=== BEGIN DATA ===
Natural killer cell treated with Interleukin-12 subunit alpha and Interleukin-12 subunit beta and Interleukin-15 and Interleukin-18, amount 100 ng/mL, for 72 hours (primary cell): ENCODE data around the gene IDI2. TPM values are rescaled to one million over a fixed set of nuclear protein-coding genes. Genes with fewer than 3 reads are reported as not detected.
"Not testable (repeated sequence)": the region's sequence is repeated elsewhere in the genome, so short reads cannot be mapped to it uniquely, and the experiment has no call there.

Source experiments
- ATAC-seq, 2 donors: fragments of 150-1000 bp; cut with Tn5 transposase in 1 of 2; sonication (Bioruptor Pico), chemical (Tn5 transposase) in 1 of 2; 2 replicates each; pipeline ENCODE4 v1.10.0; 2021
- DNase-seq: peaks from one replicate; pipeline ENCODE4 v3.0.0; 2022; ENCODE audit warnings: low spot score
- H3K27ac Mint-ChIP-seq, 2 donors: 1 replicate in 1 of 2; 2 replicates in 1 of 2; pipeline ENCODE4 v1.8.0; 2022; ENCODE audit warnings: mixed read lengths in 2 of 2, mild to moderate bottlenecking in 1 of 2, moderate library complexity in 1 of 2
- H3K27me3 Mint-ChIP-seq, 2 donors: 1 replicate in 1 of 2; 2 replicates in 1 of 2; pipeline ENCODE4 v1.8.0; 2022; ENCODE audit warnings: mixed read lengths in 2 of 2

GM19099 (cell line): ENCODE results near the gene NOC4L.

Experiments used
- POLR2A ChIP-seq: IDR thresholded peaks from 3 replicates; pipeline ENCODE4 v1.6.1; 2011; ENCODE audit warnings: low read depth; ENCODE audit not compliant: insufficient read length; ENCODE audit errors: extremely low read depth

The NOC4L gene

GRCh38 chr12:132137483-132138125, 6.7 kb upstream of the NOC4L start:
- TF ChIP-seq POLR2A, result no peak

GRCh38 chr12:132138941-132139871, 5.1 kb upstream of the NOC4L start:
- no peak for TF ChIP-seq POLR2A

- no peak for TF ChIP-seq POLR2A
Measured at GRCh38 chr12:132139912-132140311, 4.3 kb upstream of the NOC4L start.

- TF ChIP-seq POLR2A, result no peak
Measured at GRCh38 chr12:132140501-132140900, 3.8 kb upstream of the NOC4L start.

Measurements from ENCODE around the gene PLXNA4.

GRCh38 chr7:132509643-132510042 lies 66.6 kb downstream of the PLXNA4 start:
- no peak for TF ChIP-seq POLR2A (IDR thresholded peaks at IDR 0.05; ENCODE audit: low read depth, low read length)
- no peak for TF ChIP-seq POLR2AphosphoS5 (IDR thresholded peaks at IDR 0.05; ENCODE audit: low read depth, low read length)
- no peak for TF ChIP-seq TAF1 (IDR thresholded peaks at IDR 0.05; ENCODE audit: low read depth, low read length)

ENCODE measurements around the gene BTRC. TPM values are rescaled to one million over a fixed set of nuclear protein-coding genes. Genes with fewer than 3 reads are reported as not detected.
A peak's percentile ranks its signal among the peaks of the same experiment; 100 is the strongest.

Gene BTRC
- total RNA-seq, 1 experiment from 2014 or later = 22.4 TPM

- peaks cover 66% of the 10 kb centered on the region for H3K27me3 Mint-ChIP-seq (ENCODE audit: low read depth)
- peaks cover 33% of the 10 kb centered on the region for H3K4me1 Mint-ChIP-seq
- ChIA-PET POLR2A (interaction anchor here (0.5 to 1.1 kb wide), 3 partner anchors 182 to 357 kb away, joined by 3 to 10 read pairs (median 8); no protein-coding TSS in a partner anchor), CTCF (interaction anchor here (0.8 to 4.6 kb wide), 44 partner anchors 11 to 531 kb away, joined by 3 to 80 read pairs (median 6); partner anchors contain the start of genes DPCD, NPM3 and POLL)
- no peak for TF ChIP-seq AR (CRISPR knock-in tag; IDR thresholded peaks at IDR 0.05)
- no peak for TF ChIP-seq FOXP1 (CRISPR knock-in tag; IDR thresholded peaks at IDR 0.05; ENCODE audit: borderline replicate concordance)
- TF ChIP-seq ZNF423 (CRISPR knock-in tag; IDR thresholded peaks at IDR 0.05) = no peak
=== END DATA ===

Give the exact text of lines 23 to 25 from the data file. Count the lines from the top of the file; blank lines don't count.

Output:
- no peak for TF ChIP-seq POLR2AphosphoS5 (IDR thresholded peaks at IDR 0.05; ENCODE audit: low read depth, low read length)
- no peak for TF ChIP-seq TAF1 (IDR thresholded peaks at IDR 0.05; ENCODE audit: low read depth, low read length)

ENCODE measurements around the gene BTRC. TPM values are rescaled to one million over a fixed set of nuclear protein-coding genes. Genes with fewer than 3 reads are reported as not detected.